Mind you, this cultural shift will take some time to happen in those places where football is an active religion: Florida, the Deep South, Texas and the Southwest, the Midwest, the North, California, Samoa, Pennsylvania, Ohio, the bayou, New Jersey, parts of New York and New England, the Mississippi floodplains, the Eastern Seaboard, Cascadia, Canada, Hawaii, the High Plains and low desert, the Carolina lowlands and highlands [turns to look directly at you]…New Paltz.
Look, all I want is a good game, which is never a guarantee. When the Super Bowl really started to become the phenomenon it is today, the league added a week off to allow the entirety of the American press and media corps to scuttle to hotels in the roving-site city and get a head start on the literal worst human-interest reporting in history. Funny thing happened, though: With the extra week, the games immediately started to suck. Year after year, the Super Bowl sucked. Real fans were done two weeks earlier, on Championship Sunday. My New York Giants, with their unlikely win over the very best of the four Buffalo Bills AFC champions in ’91, broke the cycle of the sucky and, to be fair, the games have been as oft great as sucky ever since – maybe even great slightly ofter.
So, before Super Bowl 50, I predicted this: If the two teams line up and seem well-matched and competitive along the line of scrimmage, feeling each other out the way heavyweight teams do, then I am going with the great QB – in that case Peyton Manning, coming off his statistically historic second year with the Broncos. Football, you see, is a paradoxical game. Basketball is like a jazz ensemble: five fully empowered players dancing the line between individual and team mentality, balancing aggression and restraint, selflessness with the selfish imperative of greatness in the moment. Football is positively industrial by comparison: cogs and gears, strategies so complex they must be engineered from overhead, actual rocket science…but for the small matter of the quarterback. No other sport has a comparably impactful role. And, in my experience, all other things being equal, the great quarterback will get the score and get the win.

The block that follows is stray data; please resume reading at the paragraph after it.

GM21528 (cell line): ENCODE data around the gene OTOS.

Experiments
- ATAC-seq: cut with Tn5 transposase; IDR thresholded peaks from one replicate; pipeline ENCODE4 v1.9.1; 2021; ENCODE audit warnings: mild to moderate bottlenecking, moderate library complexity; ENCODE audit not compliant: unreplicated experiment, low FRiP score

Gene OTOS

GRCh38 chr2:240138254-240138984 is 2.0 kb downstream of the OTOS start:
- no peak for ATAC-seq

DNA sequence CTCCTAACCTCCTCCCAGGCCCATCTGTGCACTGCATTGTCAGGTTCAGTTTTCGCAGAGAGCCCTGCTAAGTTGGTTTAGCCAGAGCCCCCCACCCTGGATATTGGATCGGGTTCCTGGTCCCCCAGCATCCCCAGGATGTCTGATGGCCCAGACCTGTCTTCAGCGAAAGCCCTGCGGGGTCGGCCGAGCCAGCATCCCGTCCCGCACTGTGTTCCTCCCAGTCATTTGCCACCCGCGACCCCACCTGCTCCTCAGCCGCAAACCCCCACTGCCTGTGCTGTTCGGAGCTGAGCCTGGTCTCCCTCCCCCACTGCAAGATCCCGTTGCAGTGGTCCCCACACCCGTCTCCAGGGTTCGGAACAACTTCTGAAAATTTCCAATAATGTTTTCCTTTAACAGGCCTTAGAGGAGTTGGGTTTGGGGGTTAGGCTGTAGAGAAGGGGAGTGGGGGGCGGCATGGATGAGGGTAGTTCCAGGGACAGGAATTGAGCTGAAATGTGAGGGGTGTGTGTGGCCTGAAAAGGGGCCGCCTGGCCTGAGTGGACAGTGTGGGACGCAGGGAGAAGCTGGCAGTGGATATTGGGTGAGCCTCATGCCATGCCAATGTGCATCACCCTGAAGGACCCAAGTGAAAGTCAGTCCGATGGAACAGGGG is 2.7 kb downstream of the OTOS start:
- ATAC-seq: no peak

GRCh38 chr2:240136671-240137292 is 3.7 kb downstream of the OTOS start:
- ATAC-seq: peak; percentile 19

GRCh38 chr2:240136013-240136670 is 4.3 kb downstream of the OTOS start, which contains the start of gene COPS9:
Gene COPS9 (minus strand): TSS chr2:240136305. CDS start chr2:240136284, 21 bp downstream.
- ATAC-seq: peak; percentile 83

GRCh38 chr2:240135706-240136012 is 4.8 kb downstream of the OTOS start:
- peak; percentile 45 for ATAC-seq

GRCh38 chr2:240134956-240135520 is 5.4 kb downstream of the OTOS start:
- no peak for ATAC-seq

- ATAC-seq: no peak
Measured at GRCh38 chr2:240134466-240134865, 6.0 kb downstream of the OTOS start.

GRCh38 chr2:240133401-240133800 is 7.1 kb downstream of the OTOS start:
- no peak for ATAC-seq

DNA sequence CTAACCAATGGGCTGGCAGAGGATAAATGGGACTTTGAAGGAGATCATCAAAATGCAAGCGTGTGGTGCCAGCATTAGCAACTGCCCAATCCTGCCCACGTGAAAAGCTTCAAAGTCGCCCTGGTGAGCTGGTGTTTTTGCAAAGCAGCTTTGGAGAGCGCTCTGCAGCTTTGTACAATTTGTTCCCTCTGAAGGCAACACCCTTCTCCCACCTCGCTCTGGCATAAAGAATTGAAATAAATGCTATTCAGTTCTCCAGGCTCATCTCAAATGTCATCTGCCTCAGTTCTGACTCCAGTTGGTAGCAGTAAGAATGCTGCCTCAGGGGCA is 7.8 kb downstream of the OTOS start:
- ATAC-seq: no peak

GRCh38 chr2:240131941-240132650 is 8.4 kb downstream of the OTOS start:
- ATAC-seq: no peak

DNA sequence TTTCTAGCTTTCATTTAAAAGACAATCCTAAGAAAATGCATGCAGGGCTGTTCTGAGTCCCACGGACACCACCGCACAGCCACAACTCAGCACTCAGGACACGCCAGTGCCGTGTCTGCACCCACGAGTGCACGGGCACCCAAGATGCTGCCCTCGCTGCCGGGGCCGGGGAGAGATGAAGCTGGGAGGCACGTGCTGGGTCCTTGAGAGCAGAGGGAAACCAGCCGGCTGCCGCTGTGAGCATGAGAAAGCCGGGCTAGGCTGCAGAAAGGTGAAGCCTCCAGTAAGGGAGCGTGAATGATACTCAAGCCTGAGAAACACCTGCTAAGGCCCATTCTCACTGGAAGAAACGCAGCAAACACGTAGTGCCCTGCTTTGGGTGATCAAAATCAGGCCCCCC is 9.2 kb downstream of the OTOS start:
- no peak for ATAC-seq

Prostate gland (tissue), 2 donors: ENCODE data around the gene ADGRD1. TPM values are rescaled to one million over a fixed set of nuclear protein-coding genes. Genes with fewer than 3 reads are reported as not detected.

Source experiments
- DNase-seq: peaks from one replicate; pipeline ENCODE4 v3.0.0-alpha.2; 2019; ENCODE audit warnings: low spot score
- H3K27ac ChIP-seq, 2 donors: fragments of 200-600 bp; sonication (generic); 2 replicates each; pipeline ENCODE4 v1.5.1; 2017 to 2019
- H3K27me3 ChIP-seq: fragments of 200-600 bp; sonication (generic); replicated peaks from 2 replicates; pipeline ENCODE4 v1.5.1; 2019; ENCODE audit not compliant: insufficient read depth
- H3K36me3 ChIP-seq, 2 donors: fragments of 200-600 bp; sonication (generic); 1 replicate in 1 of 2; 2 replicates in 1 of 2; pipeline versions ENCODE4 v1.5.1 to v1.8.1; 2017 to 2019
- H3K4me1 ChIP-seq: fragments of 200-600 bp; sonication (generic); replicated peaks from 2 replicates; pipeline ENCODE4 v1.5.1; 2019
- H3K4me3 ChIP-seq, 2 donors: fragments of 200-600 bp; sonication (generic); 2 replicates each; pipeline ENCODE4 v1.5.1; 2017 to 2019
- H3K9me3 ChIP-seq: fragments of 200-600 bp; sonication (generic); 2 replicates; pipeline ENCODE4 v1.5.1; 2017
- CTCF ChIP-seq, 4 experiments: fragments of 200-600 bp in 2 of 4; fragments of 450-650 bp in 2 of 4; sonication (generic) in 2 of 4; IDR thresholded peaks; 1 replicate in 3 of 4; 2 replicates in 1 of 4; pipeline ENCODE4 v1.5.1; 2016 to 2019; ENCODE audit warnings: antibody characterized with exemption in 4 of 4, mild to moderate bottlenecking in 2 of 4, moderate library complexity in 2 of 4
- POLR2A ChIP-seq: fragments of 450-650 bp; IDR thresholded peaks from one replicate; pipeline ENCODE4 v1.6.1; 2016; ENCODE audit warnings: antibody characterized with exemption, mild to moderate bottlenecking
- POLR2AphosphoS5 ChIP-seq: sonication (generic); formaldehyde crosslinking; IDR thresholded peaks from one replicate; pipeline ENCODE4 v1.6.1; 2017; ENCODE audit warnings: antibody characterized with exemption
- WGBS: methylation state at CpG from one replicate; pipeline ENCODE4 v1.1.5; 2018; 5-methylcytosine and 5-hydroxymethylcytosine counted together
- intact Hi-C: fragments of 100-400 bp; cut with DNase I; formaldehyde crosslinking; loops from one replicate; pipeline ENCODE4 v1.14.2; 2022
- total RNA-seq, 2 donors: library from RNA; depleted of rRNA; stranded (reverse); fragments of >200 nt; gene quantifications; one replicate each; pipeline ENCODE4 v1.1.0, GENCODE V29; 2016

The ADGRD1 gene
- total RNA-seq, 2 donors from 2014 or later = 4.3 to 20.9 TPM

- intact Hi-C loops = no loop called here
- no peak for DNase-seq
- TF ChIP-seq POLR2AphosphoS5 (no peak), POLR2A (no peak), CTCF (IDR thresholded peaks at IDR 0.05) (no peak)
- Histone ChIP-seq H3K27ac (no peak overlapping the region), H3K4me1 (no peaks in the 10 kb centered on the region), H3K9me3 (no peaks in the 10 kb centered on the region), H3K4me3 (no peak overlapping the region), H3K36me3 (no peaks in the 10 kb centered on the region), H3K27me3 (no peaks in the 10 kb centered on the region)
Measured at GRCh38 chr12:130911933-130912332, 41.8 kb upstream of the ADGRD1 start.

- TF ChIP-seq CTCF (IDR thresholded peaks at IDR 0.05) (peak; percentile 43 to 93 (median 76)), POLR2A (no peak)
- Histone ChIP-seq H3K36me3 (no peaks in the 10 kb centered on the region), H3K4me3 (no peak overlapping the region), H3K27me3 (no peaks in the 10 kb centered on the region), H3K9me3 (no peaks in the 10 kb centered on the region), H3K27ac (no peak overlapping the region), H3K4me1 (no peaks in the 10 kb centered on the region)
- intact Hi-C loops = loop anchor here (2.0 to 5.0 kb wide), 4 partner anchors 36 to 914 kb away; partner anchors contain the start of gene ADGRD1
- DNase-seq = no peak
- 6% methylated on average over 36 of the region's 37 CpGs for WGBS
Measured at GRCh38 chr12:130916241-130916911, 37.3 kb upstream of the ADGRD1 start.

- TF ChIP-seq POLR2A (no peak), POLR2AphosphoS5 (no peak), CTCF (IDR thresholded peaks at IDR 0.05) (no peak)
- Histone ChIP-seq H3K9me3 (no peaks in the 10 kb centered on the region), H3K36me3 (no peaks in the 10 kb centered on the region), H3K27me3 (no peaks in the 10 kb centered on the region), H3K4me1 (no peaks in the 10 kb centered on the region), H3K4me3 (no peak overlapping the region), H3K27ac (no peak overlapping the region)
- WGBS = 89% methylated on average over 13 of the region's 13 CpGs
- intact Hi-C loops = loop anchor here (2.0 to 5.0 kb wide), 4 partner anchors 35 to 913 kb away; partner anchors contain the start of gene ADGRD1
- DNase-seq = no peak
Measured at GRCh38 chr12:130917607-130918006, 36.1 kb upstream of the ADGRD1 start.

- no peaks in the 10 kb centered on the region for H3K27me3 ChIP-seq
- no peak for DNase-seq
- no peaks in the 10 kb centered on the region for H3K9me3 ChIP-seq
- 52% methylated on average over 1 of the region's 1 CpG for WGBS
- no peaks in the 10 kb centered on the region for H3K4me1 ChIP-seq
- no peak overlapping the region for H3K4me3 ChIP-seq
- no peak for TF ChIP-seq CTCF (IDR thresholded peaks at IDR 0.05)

However, like many others, I saw that there was a good chance that the two teams were going to line up and all would not be equal. The Seattle defense that year had been playing a different game. The talent on that roster – Richard Sherman, Earl Thomas, Bobby Wagner, Kam Chancellor, Cliff Avril, Michael Bennett, on and on, all in their primes – was legend. There was at least a chance that you would watch five or six plays, look at Denver and say, “Nope.” And in fact, that is exactly what happened, to the tune of a 43-8 Seattle win. Yeah, it sucked like a late-’80s Super Bowl sucked, but there was something awesome about it, too, in the old and religious sense of the word.
So here’s my prediction: If they line up and it looks competitive, I am going with the epochal quarterback, a kid the likes of whom we all seem to agree we have never seen before. He talks like Kermit the Frog and he throws like…well, to be honest, he throws like Patrick Mahomes, for there is no ready comparison. He extends plays and then makes throws that defy space and time, and you lose. Also: He doesn’t really make mistakes.
That said, this San Francisco defense and offense has that Seattle ’16 look (or Bears ’86, or Ravens ’00, or Buccaneers ’02, or…). They cow opponents physically, run them into the mud and break them into tinder. We might watch two or three possessions and say to KC, “Nope.”
Me? I’m going with Mahomes.
Super Bowl LIV: San Francisco 49ers vs. Kansas City Chiefs, Sunday, February 2, 6:30 p.m. at Hard Rock Stadium in Miami Gardens, Florida, FOX-TV. Halftime show, featuring Jennifer Lopez and Shakira, will likely begin shortly after 8 p.m.